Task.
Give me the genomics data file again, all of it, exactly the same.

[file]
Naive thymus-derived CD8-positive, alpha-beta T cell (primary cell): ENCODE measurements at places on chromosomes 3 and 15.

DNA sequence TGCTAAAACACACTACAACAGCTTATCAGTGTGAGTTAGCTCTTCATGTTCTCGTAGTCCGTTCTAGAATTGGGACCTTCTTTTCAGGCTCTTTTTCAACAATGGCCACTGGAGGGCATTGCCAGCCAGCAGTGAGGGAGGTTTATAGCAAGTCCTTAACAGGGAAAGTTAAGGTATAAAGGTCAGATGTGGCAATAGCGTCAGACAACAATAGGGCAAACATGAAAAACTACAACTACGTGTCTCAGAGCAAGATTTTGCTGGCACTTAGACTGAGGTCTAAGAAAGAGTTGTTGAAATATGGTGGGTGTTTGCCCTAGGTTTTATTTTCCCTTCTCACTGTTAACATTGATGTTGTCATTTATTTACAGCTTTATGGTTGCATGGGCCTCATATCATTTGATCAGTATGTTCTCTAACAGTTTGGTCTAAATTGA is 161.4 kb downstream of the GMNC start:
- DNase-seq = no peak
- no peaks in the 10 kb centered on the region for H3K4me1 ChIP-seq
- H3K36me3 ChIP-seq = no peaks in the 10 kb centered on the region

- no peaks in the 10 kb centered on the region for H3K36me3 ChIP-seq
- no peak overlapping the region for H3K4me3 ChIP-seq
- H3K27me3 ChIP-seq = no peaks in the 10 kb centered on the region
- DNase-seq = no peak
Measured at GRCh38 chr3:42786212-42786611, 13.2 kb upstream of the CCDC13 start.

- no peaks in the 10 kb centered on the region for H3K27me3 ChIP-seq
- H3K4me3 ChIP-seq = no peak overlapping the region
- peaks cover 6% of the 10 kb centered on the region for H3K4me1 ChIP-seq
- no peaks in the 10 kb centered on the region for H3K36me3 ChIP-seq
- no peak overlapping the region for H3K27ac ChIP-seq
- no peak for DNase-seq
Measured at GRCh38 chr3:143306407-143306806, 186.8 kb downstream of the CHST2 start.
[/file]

Naive thymus-derived CD8-positive, alpha-beta T cell (primary cell): ENCODE measurements at places on chromosomes 3 and 15.

DNA sequence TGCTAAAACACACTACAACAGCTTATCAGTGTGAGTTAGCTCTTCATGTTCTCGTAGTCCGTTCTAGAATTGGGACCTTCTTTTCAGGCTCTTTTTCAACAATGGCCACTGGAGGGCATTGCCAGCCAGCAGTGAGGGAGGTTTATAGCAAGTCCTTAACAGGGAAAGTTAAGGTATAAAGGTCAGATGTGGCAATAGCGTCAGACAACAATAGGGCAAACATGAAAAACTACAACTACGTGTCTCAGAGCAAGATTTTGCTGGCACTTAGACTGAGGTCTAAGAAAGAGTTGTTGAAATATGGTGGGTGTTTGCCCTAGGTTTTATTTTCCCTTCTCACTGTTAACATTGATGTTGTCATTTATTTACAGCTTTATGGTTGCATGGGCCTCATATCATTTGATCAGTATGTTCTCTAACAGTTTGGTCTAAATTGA is 161.4 kb downstream of the GMNC start:
- DNase-seq = no peak
- no peaks in the 10 kb centered on the region for H3K4me1 ChIP-seq
- H3K36me3 ChIP-seq = no peaks in the 10 kb centered on the region

- no peaks in the 10 kb centered on the region for H3K36me3 ChIP-seq
- no peak overlapping the region for H3K4me3 ChIP-seq
- H3K27me3 ChIP-seq = no peaks in the 10 kb centered on the region
- DNase-seq = no peak
Measured at GRCh38 chr3:42786212-42786611, 13.2 kb upstream of the CCDC13 start.

- no peaks in the 10 kb centered on the region for H3K27me3 ChIP-seq
- H3K4me3 ChIP-seq = no peak overlapping the region
- peaks cover 6% of the 10 kb centered on the region for H3K4me1 ChIP-seq
- no peaks in the 10 kb centered on the region for H3K36me3 ChIP-seq
- no peak overlapping the region for H3K27ac ChIP-seq
- no peak for DNase-seq
Measured at GRCh38 chr3:143306407-143306806, 186.8 kb downstream of the CHST2 start.